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Thursday, May 26, 2022

“With my accent I thought I’d be working in Doncaster not Sri Lanka” says Leeds actor

Harki Bhambra has given Asian Standard an exclusive interview where he talks about his influences, Manchester, and his experience filming in Sri Lanka during a lockdown in the pandemic.

An actor from Leeds hits our TV screens again as a new edition to The Good Karma Hospital series, a much-loved medical drama on ITV set in India.

Harki Bhambra, 36, who grew up in the Upper Wortley and Whinmoor areas of Leeds takes to the screen as surgeon Samir Hasan, a “high flying” and “charming” doctor that leaves his well-to-do job in Britain to join the under-resourced cottage hospital set in the southern Indian state of Kerala.

Production took place between August and October of last year and saw the cast and crew lockdown in their hotels for six weeks as Sri Lanka – where they filmed the show – ramped up its Covid-19 regulations in response to rising coronavirus cases on the island.

Harki Bhambra plays Samir Hasan in the latest season of the Good Karma Hospital.

After university plays and theatre productions at the Fringe Fest, Mr Bhambra scored his first professional acting job at the age of 27 in 2015, cast as Mike in Dr Who.  However, his love for acting stems from his childhood when the actor took to the stage for the first time as the Scarecrow from the Wizard of Oz in a school production.

He said: “My first play was at primary school where I played the Scarecrow in the Wizard of Oz, there was a line where the lion couldn’t speak because he lost his voice and I had to help him get it out.

“After that, I realised that I loved acting. I started doing plays in high school, doing Shakespeare production and a few others. I got an agent in Leeds, but I couldn’t go to auditions or ought like that because I was too nervous.”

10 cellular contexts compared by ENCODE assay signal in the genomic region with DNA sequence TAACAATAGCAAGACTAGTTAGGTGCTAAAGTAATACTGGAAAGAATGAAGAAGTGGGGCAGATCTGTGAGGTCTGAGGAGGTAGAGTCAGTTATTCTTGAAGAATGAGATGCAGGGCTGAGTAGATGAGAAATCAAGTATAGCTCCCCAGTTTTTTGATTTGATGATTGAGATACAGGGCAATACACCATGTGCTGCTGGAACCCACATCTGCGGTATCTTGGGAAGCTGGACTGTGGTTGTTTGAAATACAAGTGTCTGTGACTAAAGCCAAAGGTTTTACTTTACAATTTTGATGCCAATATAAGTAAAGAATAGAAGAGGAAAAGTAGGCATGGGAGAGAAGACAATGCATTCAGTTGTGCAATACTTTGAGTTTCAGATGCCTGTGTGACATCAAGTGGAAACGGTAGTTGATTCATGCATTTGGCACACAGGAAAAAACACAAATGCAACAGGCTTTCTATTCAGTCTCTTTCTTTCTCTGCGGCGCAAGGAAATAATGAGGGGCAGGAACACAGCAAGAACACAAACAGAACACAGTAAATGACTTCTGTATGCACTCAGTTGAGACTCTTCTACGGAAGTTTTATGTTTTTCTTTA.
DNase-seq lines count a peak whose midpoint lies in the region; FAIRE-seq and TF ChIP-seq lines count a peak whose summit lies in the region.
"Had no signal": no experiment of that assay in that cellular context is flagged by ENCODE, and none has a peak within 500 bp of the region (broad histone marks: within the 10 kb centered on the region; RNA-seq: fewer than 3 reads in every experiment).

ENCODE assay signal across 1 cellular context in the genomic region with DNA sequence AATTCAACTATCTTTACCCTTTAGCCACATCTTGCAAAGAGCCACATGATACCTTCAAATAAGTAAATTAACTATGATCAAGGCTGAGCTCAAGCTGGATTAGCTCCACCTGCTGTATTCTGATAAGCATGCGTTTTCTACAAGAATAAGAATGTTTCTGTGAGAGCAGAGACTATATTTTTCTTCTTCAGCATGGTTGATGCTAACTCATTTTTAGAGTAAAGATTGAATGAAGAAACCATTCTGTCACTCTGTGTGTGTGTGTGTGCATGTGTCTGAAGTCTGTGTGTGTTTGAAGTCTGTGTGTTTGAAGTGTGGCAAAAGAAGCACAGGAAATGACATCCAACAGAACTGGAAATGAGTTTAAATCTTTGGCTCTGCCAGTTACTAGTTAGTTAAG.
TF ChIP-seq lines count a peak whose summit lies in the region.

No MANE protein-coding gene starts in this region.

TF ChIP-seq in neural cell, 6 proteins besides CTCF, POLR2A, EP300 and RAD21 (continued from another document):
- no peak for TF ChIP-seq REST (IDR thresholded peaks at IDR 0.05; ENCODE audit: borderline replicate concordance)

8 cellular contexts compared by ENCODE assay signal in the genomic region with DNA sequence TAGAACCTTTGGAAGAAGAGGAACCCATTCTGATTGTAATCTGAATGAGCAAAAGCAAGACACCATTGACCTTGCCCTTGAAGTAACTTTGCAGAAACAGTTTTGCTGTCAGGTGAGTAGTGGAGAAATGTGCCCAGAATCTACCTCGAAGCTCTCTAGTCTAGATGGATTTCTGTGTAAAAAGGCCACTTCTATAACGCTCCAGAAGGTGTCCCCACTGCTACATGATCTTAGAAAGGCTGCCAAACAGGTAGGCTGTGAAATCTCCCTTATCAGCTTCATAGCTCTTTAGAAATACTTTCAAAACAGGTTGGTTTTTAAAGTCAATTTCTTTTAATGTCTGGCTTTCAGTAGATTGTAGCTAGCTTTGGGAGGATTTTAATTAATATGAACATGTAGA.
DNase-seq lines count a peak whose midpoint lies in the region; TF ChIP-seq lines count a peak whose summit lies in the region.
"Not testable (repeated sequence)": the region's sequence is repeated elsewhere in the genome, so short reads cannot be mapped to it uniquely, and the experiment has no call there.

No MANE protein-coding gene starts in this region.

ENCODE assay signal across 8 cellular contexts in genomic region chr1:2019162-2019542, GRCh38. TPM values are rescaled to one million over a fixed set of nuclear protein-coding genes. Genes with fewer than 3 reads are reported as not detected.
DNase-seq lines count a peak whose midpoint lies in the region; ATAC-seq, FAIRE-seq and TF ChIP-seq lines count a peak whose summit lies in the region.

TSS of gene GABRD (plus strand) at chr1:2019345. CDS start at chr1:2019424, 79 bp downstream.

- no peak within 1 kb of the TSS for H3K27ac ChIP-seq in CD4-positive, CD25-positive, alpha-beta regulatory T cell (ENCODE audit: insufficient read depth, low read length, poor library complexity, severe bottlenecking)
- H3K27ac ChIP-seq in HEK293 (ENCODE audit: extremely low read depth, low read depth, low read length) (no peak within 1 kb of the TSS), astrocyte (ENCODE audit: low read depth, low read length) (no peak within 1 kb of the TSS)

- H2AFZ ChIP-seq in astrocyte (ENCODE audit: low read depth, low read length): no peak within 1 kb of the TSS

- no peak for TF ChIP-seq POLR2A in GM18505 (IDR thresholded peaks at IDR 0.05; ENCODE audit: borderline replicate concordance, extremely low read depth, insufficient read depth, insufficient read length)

With a lack of guidance on how to pursue acting as a career, Mr Bhambra decided to complete a “sensible degree” from the University of Manchester and ended up working as a commercial manager and quantity surveyor, before becoming charted – one of the highest accreditations in the industry – for five years.

“When I became chartered, I thought to myself, ‘am I going to be doing this for the next thirty or forty years?’ so I picked up acting again”, he added.

Living in Manchester as a student and graduate before pursuing acting professionally, Mr Bhambra has his opinions on Fallowfield – an area that is heavily populated with students, known for its high crime rates and lively social scene.

The actor added: “I was always thought Fallowfield was quite dingey. When I used to go to other student areas such as Liverpool, Preston, and Leeds especially, I thought their student areas were so nice, but Fallowfield was a bit of a warzone.”

Mr Bhambra got his first TV role as Mike on Dr Who in 2015.

After moving to London and graduating from Mountview Theatre School, Mr Bhambra has taken on various roles in popular series.  Some of these include Drifters, London Unplugged, Vera, Endeavour, and Call the Midwife. In 2021, Bhambra was Ajay Dewan in Coronation Street for five episodes.